What is Azulfidine?
Sulfasalazine is a drug that is used primarily for treating ulcerative colitis.
Why is Azulfidine prescribed to patients?
Sulfasalazine is used for the treatment of mild to severe
ulcerative colitis, and treatment of
arthritis. It has also been used “off label” (unapproved by the FDA) for
and ankylosing spondylitis.
Is Azulfidine available as a generic drug?
Do I need a prescription for Azulfidine?
What are the side effects of Azulfidine?
Gastrointestinal disturbances frequently occur in patients
taking sulfasalazine that may include:
Headache, allergic reactions, and
photosensitivity (development of a rash when exposed to
sunlight) may develop during sulfasalazine therapy and require medical
attention. Some of the allergic reactions may progress from a rash to difficulty
in swallowing, blistering, peeling, or loosening of the skin, aching joints and
muscles, and unusual tiredness or weakness. It may
be accompanied by fever. The
more severe allergic reactions are rare.
Sulfasalazine may cause the skin or the urine to change color.
Development of an orange-yellow discoloration of the urine is no cause for concern.
Several potentially dangerous side effects have been reported rarely with sulfasalazine. A drop in white blood cell count or a type of anemia in which red
blood cells are disrupted (hemolyzed) may occur. These effects are characterized
by fever, pale skin,
sore throat, fatigue, and unusual bleeding and bruising, and require
discontinuation of the drug. Liver failure,
and kidney failure also have been associated with sulfasalazine.
What is the dosage for Azulfidine?
- For treating ulcerative colitis, adult doses range from 3000 mg to 4000 mg daily. Treatment may be started at 1000 to 2000 mg daily to reduce stomach upset.
- Rheumatoid arthritis is treated with 2000 to 3000 mg daily. Treatment may be started with 500 to 1000 mg daily.
- Sulfasalazine is administered 3 to 4 times daily. It should be taken with a full glass of water after meals or with food to minimize upset stomach.
Patients with kidney diseases may need to use lower doses of sulfasalazine.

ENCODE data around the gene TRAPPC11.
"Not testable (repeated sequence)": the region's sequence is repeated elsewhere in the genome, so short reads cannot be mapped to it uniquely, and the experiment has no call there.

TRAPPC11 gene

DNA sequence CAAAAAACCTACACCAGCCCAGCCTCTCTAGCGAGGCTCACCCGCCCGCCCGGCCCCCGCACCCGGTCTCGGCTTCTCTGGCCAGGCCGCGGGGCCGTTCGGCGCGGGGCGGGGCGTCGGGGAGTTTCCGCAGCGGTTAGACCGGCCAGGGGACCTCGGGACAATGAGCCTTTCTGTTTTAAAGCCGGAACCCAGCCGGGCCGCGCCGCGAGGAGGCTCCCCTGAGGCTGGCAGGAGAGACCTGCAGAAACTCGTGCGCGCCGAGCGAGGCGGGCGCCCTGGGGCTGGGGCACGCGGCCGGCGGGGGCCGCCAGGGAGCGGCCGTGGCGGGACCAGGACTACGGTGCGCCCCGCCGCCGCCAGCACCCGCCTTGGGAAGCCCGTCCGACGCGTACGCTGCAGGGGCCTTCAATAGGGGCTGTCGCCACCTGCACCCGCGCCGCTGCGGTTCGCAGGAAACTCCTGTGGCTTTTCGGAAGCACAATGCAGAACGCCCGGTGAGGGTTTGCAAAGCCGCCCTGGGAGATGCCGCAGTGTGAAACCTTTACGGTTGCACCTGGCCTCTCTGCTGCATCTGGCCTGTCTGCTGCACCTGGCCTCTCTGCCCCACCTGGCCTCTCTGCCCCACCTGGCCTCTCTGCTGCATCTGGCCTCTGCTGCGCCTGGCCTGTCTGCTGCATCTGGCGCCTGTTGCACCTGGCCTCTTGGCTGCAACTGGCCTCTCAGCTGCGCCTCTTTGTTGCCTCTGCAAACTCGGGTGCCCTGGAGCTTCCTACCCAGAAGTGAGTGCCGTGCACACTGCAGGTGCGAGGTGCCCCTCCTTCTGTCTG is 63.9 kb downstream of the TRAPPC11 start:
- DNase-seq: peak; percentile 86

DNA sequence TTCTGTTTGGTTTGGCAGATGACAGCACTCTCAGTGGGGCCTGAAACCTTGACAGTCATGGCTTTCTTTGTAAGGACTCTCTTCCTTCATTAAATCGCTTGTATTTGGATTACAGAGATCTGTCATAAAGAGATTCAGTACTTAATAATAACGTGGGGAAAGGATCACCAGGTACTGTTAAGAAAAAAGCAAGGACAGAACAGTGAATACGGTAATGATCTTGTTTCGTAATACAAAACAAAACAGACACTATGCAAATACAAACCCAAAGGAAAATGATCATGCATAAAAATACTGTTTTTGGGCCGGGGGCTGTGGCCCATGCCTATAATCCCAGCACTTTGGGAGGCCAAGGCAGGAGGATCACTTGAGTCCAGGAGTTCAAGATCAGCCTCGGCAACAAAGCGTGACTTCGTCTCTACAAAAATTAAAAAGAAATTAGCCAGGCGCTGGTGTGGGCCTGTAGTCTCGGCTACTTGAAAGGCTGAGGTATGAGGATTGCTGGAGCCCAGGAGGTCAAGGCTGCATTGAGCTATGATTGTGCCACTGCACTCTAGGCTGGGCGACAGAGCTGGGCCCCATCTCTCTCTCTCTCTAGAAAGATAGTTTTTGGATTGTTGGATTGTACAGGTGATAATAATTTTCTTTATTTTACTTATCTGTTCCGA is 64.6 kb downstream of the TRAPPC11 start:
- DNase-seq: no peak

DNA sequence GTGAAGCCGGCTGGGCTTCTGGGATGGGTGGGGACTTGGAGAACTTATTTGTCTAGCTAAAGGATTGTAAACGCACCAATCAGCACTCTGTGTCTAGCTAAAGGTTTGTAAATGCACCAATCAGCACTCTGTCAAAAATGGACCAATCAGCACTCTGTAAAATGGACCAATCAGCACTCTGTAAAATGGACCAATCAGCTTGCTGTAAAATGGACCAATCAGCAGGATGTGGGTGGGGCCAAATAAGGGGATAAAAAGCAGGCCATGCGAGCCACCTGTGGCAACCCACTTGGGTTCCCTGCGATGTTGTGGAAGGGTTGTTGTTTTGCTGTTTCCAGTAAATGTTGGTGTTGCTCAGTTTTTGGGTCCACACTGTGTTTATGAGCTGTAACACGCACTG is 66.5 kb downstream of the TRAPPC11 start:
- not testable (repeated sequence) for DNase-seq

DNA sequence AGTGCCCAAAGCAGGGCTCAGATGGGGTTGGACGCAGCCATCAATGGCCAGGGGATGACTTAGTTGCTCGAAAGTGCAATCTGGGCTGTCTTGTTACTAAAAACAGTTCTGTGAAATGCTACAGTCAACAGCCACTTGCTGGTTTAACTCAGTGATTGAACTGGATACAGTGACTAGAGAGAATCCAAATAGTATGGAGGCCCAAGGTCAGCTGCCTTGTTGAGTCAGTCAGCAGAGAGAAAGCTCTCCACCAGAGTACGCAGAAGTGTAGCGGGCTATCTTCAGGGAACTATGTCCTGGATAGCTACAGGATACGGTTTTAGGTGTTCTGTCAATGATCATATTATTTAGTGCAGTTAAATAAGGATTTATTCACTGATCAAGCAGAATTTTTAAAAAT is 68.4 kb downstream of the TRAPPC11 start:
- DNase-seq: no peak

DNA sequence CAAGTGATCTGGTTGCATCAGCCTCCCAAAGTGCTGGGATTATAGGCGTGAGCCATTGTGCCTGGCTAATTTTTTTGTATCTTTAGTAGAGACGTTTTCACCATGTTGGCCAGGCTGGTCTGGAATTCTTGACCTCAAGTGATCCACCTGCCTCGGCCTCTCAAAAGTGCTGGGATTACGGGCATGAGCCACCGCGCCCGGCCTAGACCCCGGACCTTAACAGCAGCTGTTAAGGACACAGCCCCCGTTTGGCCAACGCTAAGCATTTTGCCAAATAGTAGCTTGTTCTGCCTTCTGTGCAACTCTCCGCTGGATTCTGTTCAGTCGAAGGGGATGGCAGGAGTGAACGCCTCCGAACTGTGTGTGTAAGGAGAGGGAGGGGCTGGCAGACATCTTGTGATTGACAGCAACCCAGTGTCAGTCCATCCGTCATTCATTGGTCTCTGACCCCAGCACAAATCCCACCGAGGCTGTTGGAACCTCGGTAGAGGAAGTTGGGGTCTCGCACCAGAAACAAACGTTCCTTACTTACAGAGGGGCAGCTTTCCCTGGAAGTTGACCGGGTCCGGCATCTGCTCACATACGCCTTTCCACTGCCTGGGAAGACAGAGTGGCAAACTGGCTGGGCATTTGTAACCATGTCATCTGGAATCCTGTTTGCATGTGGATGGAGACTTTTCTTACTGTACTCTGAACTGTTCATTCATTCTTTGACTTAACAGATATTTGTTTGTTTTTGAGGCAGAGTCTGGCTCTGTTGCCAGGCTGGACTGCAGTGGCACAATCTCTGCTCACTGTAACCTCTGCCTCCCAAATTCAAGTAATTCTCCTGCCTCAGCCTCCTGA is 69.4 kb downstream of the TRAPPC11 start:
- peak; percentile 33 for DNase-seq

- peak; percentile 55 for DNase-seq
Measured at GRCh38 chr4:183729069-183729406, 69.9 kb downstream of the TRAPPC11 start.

Which drugs or supplements interact with Azulfidine?
Sulfasalazine may cause reduced absorption of folic acid
(Lanoxin). Reduced folic acid absorption may cause folic acid deficiency and
result in anemia.
Reduced digoxin absorption may reduce the effectiveness of digoxin.
Sulfapyridine (a byproduct of sulfasalazine) is a sulfonamide, and sulfonamides
increase blood levels of
(Rheumatrex, Trexall), resulting in increased methotrexate toxicity. Conversely,
methotrexate can increase the occurrence of the anemia caused by sulfonamides
because methotrexate also causes folic acid deficiency. Sulfonamides can
increase the risk of kidney damage from cyclosporine by an unknown mechanism.
They also may increase the blood glucose lowering effect of oral anti-diabetic
drugs and potentially cause excessive reductions in blood sugar (hypoglycemia)
by decreasing elimination of anti-diabetic drugs by the liver and elevating the
levels of the anti-diabetic drugs in the blood.
Combining 5-ASA with drugs that affect kidney function such as nonsteroidal
antiinflammatory drugs, for example,
(Advil) may increase the likelihood of kidney dysfunction. Concurrent use of
5-ASA and 6-mercaptopurine or
(Imuran) may increase the likelihood of blood disorders. 5-ASA may increase the
blood thinning effect of
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Is Azulfidine safe to use during pregnancy or while breastfeeding?
In hundreds of pregnant women with ulcerative colitis or Crohn’s
disease treated with sulfasalazine, there has been no increase in the risk of
fetal malformations relative to other women with these illnesses who have not
been treated with sulfasalazine. Additionally, there have not been ill effects
on pregnant animals given high doses of sulfasalazine. Thus, sulfasalazine may
be used during
pregnancy if the physician feels the benefit outweighs the possible risk.
It should also be noted, however, that sulfasalazine may reduce sperm count
and sperm function in men. These effects are reversible upon stopping the drug.
Caution should be exercised by women who are nursing their
infants. Sulfasalazine and its constituents are secreted into
There is a small risk that sulfapyridine (a byproduct of sulfasalazine) may
displace bilirubin from albumen in the blood of infants and cause
Ulcerative colitis affects the colon. The colon is also referred to as the…
What else should I know about Azulfidine?
What preparations of Azulfidine are available?
Tablets: 500 mg. Suspension: 250 mg/5 ml.
How should I keep Azulfidine stored?
The tablets should be stored at room temperature, 15 C -30 C (59 F- 86 F).
How does Azulfidine work?
Sulfasalazine is a prodrug, that is, it is not active in its
ingested form. It is broken down by bacteria in the colon into its two
components, 5-aminosalicylic acid (5-ASA), and sulfapyridine. (5-ASA also is
mesalamine (Lialda, Rowasa, Pentasa, Canasa Apriso, and Asacol.) The 5-ASA
has a therapeutic benefit, but it is not clear if sulfapyridine adds any
additional therapeutic benefit. The inflammation of ulcerative colitis and other
inflammatory diseases is caused, in part, by excessive production of chemicals
(for example, prostaglandins) that produce inflammation. Prostaglandins are
produced by two enzymes, cyclooxygenase and lipoxygenase, and these enzymes are
over-active in individuals with ulcerative colitis. 5-ASA may reduce
inflammation by blocking the activity of cyclooxygenase and lipoxygenase thereby
reducing the production of prostaglandins.
When was Azulfidine approved by the FDA?
Sulfasalazine was approved by the FDA in 1950.